Plough Center Director dedicated to safely transitioning innovative drug discoveries out of the lab and to patients who need them

In 2012, over 700 patients across 20 states received tainted steroid injections, resulting in 64 deaths. Tennessee had 153 of these cases and 16 deaths. This multi-state outbreak of fungal meningitis and other infections emphasized the importance of high-quality, sterile drug manufacturing.

This tragedy served as one of the catalysts for the creation of the Plough Center for Sterile Drug Delivery Solutions at the University of Tennessee Health Science Center. The Plough Center is a first-of-its-kind pharmaceutical facility in Tennessee, dedicated to training pharmaceutical scientists, students and faculties and developing early phase investigational therapeutics for clinical trials, including rare orphan drugs not typically pursued by large pharmaceutical corporations.

Dr. Harry Kochat, Director of the Plough Center and Associate Professor of Pharmaceutical Science

Dr. Harry Kochat is the Director of the Plough Center and Associate Professor of Pharmaceutical Science. He joined UTHSC in 2016 after spending over 30 years in the pharmaceutical sector, holding numerous senior management roles. During this time, he helped to develop eight oncology drugs and 13 preclinical programs. He has over 250 active domestic and international patents, along with 60 publications. He holds a doctorate in organic chemistry and had several years of a postdoctoral fellowships at Purdue University and Rice University prior to starting his pharmaceutical career.

When Ken Brown, UTHSC Executive Vice Chancellor, asked him to join the Plough Center, Kochat believed it was a “perfect opportunity” to use his unique skills and knowledge to help advancing academic research and discoveries out of the lab and into the marketplace through successful clinical trials.

“We need to increase the value of the research and data that we are doing in academic settings,” explained Kochat. “If research stays within the academic level, it never gets into the community or to patients. One has to carefully design FDA submission packages and to pursue it through clinical trials.”

Dr. Kochat in the lab

At the beginning of his career, Kochat entered the private sector because he wanted to use his knowledge and experience to create and develop new drugs for patients. He returned to academia accepting a hybrid position at the Plough Center for a similar reason with his lifelong ambition: to transition safe, innovative drugs out of the lab to patients who need them to give them another chance to have a quality life.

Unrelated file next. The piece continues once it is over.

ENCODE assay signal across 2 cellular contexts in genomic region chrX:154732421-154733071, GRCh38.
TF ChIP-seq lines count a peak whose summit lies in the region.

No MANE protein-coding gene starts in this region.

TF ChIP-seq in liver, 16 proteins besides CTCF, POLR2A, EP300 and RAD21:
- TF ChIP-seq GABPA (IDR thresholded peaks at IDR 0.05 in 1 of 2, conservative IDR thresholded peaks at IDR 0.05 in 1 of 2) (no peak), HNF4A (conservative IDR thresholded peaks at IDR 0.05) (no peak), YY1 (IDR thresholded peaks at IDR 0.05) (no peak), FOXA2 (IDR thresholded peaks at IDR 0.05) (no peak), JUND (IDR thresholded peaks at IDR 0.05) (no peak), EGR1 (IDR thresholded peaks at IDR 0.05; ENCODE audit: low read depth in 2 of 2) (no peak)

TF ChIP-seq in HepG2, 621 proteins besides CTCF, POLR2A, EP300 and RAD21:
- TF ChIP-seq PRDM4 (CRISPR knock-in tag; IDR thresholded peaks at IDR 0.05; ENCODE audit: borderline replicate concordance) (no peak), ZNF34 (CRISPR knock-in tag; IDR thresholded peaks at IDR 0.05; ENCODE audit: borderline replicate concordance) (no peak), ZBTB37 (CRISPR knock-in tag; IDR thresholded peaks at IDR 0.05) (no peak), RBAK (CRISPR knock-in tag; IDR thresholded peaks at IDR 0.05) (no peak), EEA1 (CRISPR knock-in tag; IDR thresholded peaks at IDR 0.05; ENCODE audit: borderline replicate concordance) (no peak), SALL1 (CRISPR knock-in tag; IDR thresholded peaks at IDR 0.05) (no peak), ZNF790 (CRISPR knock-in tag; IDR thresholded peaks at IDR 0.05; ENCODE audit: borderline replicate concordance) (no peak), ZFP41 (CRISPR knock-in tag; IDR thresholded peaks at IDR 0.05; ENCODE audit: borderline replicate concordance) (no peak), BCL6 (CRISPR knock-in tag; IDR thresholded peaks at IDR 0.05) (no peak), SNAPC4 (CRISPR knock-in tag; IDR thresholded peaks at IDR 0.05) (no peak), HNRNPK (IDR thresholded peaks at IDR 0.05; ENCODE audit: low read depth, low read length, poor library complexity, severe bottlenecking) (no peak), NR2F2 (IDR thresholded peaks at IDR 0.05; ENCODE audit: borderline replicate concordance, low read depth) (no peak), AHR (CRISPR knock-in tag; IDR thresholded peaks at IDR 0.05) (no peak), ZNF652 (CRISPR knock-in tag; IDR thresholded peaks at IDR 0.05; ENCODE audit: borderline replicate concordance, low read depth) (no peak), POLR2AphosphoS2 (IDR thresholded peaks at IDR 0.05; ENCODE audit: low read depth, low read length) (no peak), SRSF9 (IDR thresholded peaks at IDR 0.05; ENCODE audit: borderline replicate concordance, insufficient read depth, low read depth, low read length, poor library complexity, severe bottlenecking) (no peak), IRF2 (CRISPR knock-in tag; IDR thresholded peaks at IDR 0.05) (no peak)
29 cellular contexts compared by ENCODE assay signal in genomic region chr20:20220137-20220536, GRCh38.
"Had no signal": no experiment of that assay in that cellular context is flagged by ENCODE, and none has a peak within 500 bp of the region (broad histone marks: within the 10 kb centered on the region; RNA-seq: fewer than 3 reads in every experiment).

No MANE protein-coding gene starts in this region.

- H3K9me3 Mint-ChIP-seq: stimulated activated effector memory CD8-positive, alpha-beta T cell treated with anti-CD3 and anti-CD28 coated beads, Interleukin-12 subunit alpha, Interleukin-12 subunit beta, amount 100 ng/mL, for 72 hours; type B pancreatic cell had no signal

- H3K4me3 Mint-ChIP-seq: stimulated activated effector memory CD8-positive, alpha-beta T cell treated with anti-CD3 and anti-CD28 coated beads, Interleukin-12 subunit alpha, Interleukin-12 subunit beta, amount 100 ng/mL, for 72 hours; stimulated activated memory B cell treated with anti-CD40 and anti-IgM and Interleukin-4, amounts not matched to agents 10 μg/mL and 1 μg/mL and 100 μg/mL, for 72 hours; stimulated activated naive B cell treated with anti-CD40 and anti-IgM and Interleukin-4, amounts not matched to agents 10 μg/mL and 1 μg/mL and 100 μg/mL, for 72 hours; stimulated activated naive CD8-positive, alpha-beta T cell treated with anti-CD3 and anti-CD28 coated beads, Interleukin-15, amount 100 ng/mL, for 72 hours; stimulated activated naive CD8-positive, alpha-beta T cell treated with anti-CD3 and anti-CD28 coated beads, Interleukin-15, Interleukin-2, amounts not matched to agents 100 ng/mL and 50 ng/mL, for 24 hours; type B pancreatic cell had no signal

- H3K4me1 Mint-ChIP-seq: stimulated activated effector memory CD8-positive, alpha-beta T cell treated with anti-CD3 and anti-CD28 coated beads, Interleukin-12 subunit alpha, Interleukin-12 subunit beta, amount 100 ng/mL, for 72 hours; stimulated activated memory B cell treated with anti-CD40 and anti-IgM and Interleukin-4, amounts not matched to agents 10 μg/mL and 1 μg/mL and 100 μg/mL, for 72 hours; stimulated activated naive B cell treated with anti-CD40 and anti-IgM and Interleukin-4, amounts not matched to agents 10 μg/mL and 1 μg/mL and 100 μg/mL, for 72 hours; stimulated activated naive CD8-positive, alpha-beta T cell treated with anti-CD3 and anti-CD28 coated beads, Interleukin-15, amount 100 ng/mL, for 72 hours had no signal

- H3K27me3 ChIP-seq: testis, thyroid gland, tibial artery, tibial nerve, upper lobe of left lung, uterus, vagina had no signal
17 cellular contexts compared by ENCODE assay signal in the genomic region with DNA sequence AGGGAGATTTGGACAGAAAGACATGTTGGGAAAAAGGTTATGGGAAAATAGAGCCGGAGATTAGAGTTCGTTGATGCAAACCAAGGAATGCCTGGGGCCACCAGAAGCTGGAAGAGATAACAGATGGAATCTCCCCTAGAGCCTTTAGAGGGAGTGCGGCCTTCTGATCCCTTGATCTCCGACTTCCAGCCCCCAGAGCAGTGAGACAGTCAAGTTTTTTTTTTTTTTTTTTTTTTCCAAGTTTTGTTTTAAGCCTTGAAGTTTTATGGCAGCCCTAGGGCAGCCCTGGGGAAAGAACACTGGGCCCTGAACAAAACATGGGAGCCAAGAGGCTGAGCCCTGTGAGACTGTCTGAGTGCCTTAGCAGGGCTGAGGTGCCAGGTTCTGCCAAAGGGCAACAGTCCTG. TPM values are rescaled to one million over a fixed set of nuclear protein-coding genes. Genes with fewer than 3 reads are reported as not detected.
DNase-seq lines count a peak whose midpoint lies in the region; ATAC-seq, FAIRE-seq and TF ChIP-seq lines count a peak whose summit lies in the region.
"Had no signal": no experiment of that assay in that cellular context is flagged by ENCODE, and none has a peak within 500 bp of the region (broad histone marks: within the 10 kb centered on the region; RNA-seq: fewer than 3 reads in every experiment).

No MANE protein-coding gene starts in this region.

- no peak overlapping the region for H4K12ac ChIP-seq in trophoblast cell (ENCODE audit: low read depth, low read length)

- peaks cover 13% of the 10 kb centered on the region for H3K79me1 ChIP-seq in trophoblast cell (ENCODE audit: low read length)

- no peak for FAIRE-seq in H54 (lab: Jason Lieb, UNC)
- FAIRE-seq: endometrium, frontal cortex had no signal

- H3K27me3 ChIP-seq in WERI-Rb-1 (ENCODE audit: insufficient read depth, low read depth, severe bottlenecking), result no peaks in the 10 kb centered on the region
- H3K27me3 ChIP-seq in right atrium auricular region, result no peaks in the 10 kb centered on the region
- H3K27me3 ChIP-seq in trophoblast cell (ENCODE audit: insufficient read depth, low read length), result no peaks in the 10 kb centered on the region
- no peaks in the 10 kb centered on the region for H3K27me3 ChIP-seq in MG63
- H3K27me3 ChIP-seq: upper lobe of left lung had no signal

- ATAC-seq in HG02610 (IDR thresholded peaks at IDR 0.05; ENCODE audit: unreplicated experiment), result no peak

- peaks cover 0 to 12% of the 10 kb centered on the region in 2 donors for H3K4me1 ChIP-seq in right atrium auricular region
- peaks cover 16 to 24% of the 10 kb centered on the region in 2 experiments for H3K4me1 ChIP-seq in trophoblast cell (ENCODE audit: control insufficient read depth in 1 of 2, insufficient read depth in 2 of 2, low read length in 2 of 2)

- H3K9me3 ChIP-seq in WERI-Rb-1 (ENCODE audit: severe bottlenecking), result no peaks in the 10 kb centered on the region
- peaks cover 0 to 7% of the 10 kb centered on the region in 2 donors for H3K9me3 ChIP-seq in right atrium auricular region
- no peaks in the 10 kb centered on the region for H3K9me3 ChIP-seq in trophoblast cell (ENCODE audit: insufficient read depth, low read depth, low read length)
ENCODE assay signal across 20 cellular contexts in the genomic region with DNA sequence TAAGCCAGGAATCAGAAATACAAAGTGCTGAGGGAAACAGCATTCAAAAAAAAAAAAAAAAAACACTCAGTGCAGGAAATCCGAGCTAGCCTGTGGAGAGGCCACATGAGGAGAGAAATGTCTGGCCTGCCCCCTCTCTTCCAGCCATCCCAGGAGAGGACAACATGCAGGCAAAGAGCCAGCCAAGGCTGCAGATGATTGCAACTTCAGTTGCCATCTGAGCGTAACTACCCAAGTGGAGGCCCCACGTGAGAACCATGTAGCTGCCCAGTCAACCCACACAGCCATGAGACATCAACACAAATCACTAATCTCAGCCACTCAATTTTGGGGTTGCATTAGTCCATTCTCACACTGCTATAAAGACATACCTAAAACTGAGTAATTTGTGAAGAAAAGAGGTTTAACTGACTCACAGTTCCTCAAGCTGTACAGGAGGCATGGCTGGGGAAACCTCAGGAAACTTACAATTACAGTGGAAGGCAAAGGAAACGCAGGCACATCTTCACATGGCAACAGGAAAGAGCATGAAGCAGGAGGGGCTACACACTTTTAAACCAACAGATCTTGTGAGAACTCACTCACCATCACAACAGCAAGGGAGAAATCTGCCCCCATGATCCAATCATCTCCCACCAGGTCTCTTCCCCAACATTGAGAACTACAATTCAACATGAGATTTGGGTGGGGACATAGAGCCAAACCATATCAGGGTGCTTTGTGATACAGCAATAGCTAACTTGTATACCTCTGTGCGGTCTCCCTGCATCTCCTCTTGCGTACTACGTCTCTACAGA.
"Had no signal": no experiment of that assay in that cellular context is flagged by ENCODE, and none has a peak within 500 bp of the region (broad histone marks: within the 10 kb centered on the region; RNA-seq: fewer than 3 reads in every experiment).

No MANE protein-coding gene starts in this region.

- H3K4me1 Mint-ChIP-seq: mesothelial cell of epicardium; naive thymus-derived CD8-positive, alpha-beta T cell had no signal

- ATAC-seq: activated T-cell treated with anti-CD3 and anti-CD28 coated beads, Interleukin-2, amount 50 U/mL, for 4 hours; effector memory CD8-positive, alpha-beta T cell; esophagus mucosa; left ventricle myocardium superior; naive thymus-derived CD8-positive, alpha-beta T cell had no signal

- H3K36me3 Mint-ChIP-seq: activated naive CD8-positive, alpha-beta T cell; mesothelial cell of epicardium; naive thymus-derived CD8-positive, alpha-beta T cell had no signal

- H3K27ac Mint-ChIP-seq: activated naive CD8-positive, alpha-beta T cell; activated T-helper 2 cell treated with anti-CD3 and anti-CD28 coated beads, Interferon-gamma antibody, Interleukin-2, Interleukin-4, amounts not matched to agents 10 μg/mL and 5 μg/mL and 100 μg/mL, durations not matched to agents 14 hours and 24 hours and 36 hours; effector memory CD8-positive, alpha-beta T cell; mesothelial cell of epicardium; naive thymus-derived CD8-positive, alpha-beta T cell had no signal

“What if I could create life-changing drugs that doctors can prescribe? That would make a huge impact. That’s what I wanted,” said Kochat. “That’s why I switched from academics to industry. However, I always respected academics, which is why I came back. To bridge that gap.”

One of the proudest moments of his career was when a mother and her two children arrived at his office when he was working in the private sector to tell him that a pediatric oncology drug he helped develop years prior saved her son’s life.

“The boy started the investigational drug when he was two and he was eight when they brought him,” shared Kochat. “It was his birthday that day and they asked him, ‘What would you like?’ He wanted to meet the people who saved his life. Those are the types of positive moments with positive energy that drive you back into why you do what you do.”

In addition to his daily responsibilities, Kochat works closely with UTRF on several drug development projects out of UTHSC, including with Dr. Santosh Kumar, Dr. Nawajes Mandal and Dr. Valeria Vásquez, among many others.

“Dr. Harry Kochat is a brilliant and driven researcher, administrator and former executive who offers so much insight into the sterile drug development process for burgeoning entrepreneurs and innovators at UTHSC,” said James Parrett, UTRF Technology Manager. “UTRF is glad to have a partner like Dr. Kochat who is committed to safely moving life-changing drug discoveries out of the lab and to patients in need.”

Looking ahead, Kochat is working on a joint grant to provide a pharmaceutical formulation training program at UTHSC and continuing a bi-annual cleanroom aseptic hands-on training program for professionals around the country. He is also hoping to expand the Plough Center’s work to have even more of an impact on sterile drug development in the region. At present Plough Center is helping several pharma clients with their Phase 1 and Phase 2 sterile drug manufacturing involving complex and challenging formulations.

“We are flourishing. The future is very bright,” Kochat said. “My thanks to UTHSC for having me and giving me this opportunity to use my platform and knowledge to help the community.”